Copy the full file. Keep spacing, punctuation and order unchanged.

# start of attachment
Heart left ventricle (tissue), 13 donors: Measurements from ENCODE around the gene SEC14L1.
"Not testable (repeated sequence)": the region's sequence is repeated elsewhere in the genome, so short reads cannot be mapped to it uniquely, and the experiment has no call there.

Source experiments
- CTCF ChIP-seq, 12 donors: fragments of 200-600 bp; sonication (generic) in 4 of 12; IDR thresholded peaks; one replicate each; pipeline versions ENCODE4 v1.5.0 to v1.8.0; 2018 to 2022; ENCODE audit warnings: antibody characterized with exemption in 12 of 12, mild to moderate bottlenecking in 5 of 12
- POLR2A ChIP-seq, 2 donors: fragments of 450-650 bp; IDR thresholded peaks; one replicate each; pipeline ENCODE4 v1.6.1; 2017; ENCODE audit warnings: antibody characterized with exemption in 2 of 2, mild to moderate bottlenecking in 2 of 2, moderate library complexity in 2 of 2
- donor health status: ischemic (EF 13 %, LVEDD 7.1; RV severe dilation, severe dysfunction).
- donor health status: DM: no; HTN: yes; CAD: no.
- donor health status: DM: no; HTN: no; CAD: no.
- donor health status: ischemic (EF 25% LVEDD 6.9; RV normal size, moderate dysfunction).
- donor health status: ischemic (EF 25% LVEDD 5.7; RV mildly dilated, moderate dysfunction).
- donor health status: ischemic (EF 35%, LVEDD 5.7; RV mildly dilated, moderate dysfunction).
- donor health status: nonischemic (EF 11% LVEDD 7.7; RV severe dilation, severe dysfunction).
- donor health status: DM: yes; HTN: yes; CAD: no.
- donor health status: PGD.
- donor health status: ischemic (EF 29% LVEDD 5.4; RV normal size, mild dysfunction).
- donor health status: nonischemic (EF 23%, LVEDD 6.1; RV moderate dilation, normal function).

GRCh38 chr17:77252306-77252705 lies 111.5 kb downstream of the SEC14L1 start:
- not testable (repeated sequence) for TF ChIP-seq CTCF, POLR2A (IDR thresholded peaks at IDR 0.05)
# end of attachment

Heart left ventricle (tissue), 13 donors: Measurements from ENCODE around the gene SEC14L1.
"Not testable (repeated sequence)": the region's sequence is repeated elsewhere in the genome, so short reads cannot be mapped to it uniquely, and the experiment has no call there.

Source experiments
- CTCF ChIP-seq, 12 donors: fragments of 200-600 bp; sonication (generic) in 4 of 12; IDR thresholded peaks; one replicate each; pipeline versions ENCODE4 v1.5.0 to v1.8.0; 2018 to 2022; ENCODE audit warnings: antibody characterized with exemption in 12 of 12, mild to moderate bottlenecking in 5 of 12
- POLR2A ChIP-seq, 2 donors: fragments of 450-650 bp; IDR thresholded peaks; one replicate each; pipeline ENCODE4 v1.6.1; 2017; ENCODE audit warnings: antibody characterized with exemption in 2 of 2, mild to moderate bottlenecking in 2 of 2, moderate library complexity in 2 of 2
- donor health status: ischemic (EF 13 %, LVEDD 7.1; RV severe dilation, severe dysfunction).
- donor health status: DM: no; HTN: yes; CAD: no.
- donor health status: DM: no; HTN: no; CAD: no.
- donor health status: ischemic (EF 25% LVEDD 6.9; RV normal size, moderate dysfunction).
- donor health status: ischemic (EF 25% LVEDD 5.7; RV mildly dilated, moderate dysfunction).
- donor health status: ischemic (EF 35%, LVEDD 5.7; RV mildly dilated, moderate dysfunction).
- donor health status: nonischemic (EF 11% LVEDD 7.7; RV severe dilation, severe dysfunction).
- donor health status: DM: yes; HTN: yes; CAD: no.
- donor health status: PGD.
- donor health status: ischemic (EF 29% LVEDD 5.4; RV normal size, mild dysfunction).
- donor health status: nonischemic (EF 23%, LVEDD 6.1; RV moderate dilation, normal function).

GRCh38 chr17:77252306-77252705 lies 111.5 kb downstream of the SEC14L1 start:
- not testable (repeated sequence) for TF ChIP-seq CTCF, POLR2A (IDR thresholded peaks at IDR 0.05)